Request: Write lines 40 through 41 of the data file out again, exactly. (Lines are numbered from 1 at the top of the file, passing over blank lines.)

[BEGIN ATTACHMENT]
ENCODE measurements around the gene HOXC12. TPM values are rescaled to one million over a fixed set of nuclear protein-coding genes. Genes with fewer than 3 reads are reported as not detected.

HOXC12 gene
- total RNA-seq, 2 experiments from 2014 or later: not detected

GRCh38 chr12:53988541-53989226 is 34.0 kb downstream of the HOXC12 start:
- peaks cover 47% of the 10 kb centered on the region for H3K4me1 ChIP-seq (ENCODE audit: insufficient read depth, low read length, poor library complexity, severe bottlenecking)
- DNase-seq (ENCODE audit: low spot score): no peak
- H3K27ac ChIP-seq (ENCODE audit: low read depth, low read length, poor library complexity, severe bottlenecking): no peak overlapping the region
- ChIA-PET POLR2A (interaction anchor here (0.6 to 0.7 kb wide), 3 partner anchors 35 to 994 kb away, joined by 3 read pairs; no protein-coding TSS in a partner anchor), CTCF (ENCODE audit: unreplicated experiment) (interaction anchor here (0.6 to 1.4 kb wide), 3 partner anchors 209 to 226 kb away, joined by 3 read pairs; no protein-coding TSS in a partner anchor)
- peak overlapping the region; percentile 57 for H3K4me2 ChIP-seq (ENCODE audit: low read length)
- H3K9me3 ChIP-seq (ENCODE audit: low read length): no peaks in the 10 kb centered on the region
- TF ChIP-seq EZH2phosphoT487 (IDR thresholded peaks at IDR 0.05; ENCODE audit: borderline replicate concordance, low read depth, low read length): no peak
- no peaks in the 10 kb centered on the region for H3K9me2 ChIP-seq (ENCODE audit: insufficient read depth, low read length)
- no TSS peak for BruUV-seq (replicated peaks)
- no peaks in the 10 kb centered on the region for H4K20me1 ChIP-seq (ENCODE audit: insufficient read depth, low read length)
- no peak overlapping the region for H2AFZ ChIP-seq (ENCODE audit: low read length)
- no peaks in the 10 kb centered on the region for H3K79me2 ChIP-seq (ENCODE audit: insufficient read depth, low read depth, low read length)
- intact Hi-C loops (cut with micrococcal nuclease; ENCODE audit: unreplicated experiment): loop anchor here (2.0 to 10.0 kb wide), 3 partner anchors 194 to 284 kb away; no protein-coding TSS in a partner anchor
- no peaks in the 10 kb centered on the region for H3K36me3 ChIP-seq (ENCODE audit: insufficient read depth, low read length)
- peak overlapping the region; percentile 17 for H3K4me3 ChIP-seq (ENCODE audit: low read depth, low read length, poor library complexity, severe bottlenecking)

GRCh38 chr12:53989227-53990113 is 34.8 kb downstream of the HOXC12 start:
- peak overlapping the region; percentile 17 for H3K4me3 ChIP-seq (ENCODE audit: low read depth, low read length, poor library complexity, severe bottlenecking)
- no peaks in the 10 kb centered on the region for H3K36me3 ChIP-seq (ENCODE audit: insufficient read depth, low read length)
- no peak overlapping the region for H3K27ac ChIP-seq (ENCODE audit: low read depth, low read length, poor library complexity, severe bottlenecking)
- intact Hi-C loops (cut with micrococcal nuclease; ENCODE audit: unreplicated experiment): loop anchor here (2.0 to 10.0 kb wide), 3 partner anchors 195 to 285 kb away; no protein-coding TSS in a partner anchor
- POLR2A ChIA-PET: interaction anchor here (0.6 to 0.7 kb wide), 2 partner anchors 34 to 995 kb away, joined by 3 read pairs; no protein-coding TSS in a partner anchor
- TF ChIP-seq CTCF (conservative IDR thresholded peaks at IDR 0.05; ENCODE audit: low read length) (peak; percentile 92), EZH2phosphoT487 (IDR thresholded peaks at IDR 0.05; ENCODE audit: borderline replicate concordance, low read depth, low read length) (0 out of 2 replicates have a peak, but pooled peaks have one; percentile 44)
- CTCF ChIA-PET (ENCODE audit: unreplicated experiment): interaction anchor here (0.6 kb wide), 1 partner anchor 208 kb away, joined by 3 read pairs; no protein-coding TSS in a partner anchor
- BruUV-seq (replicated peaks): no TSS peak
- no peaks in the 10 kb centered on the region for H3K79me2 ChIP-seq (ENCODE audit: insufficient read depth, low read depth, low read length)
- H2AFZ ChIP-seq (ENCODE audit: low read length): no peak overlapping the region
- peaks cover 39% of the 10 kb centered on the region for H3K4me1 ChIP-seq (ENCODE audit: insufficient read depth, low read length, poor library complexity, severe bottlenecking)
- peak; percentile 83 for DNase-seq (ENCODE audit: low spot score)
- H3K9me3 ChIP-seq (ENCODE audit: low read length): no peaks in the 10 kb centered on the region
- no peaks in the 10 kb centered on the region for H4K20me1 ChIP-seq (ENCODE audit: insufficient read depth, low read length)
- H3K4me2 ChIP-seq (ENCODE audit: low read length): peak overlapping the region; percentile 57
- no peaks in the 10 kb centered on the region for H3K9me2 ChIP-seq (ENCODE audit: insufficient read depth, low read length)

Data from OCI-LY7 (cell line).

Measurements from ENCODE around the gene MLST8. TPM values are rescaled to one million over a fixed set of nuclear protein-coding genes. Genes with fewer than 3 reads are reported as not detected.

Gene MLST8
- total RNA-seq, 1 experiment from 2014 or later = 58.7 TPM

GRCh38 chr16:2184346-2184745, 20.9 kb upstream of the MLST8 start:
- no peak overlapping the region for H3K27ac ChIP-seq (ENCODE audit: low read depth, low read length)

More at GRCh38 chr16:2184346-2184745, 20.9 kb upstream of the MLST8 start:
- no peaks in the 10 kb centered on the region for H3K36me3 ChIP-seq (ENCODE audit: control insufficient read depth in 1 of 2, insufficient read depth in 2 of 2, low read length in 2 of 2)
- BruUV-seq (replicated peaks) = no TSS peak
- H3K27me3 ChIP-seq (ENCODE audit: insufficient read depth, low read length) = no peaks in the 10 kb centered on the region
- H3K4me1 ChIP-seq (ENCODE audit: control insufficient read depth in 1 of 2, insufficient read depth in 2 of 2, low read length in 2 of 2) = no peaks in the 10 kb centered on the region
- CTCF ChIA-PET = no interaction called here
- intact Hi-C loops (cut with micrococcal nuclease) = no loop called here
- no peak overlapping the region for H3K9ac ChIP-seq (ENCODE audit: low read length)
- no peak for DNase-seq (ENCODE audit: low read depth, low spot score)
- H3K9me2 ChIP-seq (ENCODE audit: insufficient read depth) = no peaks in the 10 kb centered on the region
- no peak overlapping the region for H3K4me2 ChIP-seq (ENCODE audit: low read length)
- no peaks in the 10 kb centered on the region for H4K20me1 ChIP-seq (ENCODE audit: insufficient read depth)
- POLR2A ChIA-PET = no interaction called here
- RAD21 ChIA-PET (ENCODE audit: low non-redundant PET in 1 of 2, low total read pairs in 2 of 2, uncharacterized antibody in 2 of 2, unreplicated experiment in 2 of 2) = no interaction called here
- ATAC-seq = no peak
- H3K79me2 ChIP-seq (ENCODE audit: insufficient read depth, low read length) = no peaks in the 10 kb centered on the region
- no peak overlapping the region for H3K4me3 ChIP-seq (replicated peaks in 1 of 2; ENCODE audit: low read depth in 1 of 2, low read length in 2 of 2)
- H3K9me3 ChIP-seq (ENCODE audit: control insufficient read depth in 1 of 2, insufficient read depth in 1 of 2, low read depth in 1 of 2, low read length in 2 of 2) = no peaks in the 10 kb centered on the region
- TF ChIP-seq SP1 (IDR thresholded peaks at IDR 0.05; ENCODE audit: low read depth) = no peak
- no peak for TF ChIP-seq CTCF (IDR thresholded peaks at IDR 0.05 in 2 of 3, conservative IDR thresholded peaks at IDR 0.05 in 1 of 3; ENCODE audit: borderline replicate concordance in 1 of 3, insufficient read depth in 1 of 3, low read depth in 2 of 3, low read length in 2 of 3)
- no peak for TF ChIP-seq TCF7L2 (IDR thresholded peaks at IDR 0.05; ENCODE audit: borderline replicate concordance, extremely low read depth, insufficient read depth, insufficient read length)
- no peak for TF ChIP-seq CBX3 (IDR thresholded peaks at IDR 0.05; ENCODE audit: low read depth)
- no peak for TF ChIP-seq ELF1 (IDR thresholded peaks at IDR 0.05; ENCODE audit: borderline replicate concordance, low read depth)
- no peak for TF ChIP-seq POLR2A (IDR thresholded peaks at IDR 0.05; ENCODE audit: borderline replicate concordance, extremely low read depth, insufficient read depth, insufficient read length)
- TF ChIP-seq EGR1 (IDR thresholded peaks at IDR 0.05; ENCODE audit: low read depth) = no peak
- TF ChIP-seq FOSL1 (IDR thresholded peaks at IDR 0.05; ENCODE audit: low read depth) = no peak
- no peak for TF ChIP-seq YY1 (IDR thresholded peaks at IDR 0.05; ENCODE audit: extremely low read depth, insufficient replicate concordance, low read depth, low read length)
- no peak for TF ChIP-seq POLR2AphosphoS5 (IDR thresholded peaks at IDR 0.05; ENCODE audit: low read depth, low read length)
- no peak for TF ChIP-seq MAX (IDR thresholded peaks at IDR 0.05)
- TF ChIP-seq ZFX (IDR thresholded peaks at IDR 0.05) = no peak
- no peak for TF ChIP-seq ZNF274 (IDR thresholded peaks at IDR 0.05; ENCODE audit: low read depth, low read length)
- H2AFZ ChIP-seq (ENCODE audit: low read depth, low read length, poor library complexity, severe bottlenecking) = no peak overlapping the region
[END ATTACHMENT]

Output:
- total RNA-seq, 1 experiment from 2014 or later = 58.7 TPM

GRCh38 chr16:2184346-2184745, 20.9 kb upstream of the MLST8 start: